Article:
Social media, for good or ill, has become an important part of covering conflict and a conduit of propaganda for its combatants. Supporters of the Islamic State have taken enthusiastically to Facebook, Youtube, and Twitter, reposting and broadcasting videos of gruesome beheadings and paeans to their martyrs as fast as the services try to take them down.
Interested in the war in Syria? Follow the right Twitter accounts and you have access to battlefield videos and photos (many real, some faked), statements and propaganda from various sides, and a window into the lives of individual fighters as well as Syrians just trying to survive that gruesome civil war.
But if you're not careful, you'll also be following seemingly knowledgeable accounts run by people at least as far away from the battlefield as you are.
Enter "Shami Witness," the Hawaiian-shirt-wearing Walter Mitty of the Syrian Jihad.
The account, which tweeted almost exclusively in fluent English, courted the interest of academics and journalists covering the war, and developed a following among analysts, journalists, and jihadi wannabes from Bradford in the UK to Mumbai in India. A majority of Shami Witness's Twitter followers were people claiming in English to be men who had joined IS in Syria and Iraq. He had nearly 18,000 followers in all.
While polite to a fault in personal interactions, he also spread vicious sectarian rhetoric, called for the death of "apostates" fighting both Syrian President Bashar al-Assad and IS's self-declared caliphate in Iraq and Syria, and sought to downplay some of IS's worst abuses, like the enslavement of Yazidi women for their sexual gratification.
Extorting cash from subjugated people in exchange for their lives? A legitimate Islamic tax, he said. If a UK citizen blew himself up in a suicide attack for IS or otherwise died in the conflict, he was the first to rush out congratulations to the new "martyr."
Yesterday, Britain's Channel 4 blew Shami Witness's cover – describing him as an executive at an conglomerate in Bangalore, India with little desire to upend his comfortable life for their extreme ideals he espoused online. He told the station that while he'd like to go fight in Syria, "my family needs me."
Channel 4 declined to identify him beyond the name "Mehdi" – since he said that doing so would put his life in danger – though it's fairly trivial to figure out his full identity with what was revealed. His Facebook profile (since deleted) was filled with pictures of pizza nights out with friends, discussions of action movies, and fond reminiscences of Hawaiian-themed parties at work.
It seems that Mehdi was a Walter Mitty without the charm – urging death and destruction by others far from his comfortable home, and pushing a version of Islam that demands the submission of all other faiths and individuals to its will, while living at the prosperous center of India's tech industry.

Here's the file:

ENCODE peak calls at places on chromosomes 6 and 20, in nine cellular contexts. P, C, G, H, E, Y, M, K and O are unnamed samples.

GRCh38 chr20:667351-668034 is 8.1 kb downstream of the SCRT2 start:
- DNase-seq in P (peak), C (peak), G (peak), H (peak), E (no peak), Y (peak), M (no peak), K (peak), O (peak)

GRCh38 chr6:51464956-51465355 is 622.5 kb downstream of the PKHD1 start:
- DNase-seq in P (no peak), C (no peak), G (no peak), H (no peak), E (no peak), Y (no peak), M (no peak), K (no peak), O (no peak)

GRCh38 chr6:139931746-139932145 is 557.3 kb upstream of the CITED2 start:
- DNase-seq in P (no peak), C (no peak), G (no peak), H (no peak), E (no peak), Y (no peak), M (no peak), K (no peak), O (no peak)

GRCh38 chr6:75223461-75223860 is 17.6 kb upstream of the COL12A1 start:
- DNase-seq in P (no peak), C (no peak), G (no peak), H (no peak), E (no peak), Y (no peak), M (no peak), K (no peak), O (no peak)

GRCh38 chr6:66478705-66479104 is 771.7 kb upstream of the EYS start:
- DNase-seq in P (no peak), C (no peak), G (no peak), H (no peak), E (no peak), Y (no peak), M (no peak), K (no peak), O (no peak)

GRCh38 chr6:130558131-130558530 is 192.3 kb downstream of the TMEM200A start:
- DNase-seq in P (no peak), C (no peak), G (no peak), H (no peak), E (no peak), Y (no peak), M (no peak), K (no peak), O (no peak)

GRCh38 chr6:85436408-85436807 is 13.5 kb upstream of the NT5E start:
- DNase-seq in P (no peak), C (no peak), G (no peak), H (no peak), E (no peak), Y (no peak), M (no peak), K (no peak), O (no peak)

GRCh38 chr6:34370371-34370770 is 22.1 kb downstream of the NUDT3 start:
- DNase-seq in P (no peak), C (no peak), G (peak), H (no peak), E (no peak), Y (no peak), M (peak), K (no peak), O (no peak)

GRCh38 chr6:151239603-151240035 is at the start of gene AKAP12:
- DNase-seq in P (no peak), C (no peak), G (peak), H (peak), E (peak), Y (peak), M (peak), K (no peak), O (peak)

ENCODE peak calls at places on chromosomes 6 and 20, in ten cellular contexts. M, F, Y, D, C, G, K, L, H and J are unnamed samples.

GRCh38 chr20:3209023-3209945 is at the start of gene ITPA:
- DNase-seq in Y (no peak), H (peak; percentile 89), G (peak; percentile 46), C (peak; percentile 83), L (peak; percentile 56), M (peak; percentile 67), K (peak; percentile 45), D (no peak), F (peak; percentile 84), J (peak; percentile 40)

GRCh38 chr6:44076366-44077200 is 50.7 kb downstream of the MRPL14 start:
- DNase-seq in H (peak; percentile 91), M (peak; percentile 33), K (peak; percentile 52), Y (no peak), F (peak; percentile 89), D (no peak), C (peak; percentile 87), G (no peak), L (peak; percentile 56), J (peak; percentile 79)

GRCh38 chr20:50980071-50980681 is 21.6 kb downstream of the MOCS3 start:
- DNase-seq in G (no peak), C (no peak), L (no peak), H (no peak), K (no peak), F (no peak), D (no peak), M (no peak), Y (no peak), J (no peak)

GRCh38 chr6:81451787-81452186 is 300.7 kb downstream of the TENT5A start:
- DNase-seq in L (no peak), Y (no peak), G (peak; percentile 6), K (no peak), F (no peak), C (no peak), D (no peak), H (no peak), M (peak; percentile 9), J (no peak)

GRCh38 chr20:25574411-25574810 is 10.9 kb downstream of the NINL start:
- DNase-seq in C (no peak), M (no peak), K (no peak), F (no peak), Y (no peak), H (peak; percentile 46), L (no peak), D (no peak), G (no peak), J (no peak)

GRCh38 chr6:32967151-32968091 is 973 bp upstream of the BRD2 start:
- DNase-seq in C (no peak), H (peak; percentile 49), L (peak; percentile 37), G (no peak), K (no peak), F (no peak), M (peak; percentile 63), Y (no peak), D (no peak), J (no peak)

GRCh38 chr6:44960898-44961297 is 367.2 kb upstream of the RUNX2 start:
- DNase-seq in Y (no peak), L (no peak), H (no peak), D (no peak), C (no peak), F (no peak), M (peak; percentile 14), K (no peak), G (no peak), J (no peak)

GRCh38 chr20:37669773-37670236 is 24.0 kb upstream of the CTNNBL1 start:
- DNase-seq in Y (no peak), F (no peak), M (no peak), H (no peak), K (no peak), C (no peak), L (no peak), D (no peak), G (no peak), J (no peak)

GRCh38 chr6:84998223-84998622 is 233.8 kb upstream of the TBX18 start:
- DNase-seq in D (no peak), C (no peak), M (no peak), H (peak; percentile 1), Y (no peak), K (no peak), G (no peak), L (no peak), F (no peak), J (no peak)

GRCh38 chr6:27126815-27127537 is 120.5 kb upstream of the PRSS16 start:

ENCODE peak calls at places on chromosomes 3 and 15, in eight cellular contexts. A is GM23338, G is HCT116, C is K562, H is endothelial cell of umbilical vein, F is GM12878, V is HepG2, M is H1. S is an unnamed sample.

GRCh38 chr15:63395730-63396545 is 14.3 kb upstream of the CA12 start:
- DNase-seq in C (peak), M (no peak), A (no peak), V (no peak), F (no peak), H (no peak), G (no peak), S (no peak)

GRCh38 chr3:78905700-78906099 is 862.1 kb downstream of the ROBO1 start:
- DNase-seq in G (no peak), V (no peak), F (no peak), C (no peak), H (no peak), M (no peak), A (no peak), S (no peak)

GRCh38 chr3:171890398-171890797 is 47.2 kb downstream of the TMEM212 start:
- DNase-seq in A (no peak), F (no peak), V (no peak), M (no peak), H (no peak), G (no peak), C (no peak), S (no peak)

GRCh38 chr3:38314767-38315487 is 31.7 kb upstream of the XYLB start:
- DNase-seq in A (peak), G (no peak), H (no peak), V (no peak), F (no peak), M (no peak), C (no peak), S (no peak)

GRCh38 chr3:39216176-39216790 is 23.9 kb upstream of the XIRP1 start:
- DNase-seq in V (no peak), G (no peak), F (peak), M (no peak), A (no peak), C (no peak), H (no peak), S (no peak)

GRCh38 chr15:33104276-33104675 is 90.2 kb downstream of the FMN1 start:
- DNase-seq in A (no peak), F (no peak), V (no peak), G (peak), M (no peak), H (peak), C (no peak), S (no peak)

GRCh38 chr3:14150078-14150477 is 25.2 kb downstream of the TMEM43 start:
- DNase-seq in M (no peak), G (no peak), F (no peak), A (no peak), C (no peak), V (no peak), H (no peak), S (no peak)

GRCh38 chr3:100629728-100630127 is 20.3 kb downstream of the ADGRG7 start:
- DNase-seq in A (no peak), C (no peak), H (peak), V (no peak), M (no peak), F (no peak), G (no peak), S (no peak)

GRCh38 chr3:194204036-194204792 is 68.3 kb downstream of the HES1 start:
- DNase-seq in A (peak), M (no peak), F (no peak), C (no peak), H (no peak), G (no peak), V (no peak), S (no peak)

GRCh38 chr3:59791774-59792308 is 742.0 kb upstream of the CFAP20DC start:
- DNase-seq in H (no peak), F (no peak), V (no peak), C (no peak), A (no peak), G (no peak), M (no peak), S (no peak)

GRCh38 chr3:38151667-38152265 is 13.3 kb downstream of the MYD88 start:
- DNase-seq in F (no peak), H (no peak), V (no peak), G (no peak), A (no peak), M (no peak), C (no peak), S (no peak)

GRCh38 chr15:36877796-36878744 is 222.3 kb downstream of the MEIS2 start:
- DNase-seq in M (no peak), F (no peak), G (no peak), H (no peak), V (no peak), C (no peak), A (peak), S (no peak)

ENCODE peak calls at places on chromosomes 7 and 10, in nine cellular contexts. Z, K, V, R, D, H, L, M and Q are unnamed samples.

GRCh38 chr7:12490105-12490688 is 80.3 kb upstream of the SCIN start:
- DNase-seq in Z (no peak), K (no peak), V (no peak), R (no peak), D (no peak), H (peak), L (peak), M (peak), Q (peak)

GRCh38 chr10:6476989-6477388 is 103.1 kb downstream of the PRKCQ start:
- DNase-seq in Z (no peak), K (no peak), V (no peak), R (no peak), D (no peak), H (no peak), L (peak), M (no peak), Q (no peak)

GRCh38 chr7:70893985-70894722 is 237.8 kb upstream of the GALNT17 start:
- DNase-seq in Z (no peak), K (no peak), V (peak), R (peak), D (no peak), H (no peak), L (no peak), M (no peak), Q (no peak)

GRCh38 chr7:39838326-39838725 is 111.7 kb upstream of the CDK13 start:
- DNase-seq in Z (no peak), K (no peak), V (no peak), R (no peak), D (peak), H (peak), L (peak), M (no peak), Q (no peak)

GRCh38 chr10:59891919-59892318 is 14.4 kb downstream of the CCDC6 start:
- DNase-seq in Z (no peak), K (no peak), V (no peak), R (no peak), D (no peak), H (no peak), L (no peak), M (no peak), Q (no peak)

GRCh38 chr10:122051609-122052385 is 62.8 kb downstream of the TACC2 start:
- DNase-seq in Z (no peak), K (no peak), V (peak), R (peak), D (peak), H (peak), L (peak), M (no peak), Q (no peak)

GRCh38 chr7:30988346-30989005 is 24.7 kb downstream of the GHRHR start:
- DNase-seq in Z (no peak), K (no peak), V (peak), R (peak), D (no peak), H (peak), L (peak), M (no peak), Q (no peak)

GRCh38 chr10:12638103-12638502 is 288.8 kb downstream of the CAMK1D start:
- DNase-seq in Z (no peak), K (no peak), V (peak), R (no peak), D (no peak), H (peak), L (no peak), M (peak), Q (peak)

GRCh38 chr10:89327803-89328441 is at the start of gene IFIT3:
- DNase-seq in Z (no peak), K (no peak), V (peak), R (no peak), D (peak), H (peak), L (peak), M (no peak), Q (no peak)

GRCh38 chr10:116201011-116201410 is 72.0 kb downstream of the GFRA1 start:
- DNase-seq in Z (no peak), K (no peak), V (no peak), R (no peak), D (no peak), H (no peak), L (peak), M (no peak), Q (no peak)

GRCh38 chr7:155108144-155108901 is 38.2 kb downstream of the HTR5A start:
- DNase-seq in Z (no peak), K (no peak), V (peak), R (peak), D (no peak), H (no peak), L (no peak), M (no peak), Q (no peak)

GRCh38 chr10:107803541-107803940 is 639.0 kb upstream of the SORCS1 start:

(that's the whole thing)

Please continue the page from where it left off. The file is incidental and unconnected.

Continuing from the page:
Writing on Joshua Landis' Syria Comment blog, Aymenn Jawad al-Tamimi, says he was one of those taken in, allowing Mehdi to write two pieces for his blog. (An earlier version of this post mistakenly identified Mr. Landis as the writer of the linked piece.) "For all this, a mea culpa is the appropriate response. Those who say that Shami’s rise was partly facilitated by analysts giving him space to express his views are right: regardless of agreeing with his views or not, his prominence was increased," Tamimi writes, while going on to consider what real importance he had, if any.
As for Shami and the question of recruitment, no definite case has yet been shown to demonstrate that a foreign fighter/would-be recruit ended up joining/trying to join IS because he had been following Shami’s tweets or had interacted with Shami on direct messaging. Evidence in this regard can only be gleaned from the testimony of foreign fighters or would-be recruits. It will be of interest to see what emerges, if anything.
One interesting tidbit for the conspiracy-minded is that Mehdi managed to keep his Twitter account open following the company's purge of many accounts involved in the dissemination of the beheading videos of captives like the Americans Peter Kassig and James Foley. For months, some had speculated that perhaps he was being operated by an intelligence service as a way to track the Westerners who had joined the Islamic State, or were hoping to do so.
But that doesn't seem likely anymore. There are millions like Mehdi in the world, who channel their boredom with day-to-day life and a desire for a more heroic role for themselves into video games. He simply found a game that could be played in the same way with real world consequences. And many ended up unwittingly playing along with him.